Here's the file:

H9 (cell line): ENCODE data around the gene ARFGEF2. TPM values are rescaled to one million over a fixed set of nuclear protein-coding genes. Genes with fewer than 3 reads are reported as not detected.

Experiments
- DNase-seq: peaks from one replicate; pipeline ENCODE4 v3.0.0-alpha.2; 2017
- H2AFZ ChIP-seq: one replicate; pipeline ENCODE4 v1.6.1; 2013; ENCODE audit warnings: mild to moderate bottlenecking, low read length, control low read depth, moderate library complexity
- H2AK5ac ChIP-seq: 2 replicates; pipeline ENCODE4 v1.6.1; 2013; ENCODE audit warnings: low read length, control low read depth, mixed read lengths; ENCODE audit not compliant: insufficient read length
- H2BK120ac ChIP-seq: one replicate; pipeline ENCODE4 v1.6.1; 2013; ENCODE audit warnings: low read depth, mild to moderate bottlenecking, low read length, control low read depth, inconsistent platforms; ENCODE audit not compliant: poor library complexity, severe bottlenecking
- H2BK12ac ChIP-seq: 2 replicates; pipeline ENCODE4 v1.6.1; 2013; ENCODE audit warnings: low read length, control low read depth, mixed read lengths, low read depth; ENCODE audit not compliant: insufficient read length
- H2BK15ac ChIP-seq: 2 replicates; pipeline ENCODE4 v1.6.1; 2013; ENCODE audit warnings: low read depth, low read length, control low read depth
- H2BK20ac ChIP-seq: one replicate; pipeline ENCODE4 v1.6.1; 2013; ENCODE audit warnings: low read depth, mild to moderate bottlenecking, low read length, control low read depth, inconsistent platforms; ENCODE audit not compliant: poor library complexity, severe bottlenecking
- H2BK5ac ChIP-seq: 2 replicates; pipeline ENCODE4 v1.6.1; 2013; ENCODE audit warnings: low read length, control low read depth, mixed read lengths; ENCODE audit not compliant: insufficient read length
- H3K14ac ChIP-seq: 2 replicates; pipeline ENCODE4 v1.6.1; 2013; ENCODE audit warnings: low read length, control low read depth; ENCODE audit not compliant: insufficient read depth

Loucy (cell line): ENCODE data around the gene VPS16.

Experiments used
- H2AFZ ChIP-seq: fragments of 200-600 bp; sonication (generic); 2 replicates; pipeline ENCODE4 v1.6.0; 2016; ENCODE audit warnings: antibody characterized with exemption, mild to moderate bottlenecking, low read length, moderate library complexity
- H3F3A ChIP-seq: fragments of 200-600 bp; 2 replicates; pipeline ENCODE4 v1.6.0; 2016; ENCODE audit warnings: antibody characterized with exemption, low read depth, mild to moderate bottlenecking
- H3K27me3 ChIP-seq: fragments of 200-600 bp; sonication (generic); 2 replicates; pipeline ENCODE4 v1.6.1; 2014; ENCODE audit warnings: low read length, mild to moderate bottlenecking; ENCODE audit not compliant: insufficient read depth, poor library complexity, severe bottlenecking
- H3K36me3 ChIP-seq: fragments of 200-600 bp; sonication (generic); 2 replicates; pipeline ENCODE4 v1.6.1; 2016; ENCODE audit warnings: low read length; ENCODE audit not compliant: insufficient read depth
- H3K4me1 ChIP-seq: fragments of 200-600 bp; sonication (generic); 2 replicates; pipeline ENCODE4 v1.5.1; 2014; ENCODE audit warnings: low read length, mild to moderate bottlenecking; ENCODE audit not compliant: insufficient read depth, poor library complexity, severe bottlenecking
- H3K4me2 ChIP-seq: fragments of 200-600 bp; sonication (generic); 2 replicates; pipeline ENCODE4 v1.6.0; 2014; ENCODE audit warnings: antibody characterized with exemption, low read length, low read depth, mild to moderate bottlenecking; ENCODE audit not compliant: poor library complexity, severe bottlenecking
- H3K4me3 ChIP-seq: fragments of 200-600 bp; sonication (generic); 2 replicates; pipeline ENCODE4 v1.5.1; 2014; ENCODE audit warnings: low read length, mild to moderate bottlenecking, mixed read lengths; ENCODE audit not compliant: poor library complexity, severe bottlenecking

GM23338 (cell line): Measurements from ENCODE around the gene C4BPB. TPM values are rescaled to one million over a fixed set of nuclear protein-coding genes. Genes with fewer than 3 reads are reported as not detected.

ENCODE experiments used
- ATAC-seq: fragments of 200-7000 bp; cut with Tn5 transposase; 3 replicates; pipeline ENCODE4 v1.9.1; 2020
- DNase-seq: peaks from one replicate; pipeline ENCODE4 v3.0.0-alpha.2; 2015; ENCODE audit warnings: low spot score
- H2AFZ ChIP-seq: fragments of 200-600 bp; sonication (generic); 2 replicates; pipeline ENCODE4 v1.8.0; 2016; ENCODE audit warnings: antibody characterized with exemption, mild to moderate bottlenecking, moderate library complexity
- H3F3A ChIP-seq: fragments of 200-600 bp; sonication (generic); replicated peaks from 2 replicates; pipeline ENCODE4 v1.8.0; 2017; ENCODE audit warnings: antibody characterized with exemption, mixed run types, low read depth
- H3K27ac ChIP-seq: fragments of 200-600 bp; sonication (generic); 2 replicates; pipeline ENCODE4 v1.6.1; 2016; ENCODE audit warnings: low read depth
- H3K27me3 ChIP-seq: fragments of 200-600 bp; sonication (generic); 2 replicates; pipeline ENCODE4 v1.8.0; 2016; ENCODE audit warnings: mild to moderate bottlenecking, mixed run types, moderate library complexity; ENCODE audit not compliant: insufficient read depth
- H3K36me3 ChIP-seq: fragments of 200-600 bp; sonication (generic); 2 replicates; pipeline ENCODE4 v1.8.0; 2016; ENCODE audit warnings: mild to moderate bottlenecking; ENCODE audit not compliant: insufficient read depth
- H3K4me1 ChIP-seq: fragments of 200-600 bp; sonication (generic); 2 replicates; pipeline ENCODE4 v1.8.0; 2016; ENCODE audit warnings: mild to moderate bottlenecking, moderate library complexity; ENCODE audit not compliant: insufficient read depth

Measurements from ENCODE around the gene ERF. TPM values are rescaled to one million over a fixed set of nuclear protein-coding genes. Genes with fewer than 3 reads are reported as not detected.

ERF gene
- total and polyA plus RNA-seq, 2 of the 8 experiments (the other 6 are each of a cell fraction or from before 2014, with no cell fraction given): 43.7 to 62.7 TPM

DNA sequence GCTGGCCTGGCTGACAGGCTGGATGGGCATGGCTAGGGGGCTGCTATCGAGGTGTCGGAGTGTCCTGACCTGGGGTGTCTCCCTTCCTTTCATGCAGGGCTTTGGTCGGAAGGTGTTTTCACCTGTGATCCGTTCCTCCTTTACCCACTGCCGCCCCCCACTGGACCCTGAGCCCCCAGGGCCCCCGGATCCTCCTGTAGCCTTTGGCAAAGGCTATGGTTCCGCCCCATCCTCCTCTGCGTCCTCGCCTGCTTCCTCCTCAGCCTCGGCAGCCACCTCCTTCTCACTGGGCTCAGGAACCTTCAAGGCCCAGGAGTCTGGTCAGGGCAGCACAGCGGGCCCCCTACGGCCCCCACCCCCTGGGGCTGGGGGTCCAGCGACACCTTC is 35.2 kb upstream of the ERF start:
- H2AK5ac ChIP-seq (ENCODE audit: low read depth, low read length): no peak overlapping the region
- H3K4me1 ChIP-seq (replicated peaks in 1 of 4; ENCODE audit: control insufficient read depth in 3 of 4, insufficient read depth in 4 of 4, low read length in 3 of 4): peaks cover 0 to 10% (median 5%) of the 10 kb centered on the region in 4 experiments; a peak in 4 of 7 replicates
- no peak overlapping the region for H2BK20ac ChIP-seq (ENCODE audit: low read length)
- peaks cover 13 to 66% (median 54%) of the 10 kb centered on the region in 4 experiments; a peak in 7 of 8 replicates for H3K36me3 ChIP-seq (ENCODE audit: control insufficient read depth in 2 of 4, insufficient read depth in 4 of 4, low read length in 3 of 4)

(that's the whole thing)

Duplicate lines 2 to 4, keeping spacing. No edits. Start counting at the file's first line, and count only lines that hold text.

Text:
Experiments
- DNase-seq: peaks from one replicate; pipeline ENCODE4 v3.0.0-alpha.2; 2017
- H2AFZ ChIP-seq: one replicate; pipeline ENCODE4 v1.6.1; 2013; ENCODE audit warnings: mild to moderate bottlenecking, low read length, control low read depth, moderate library complexity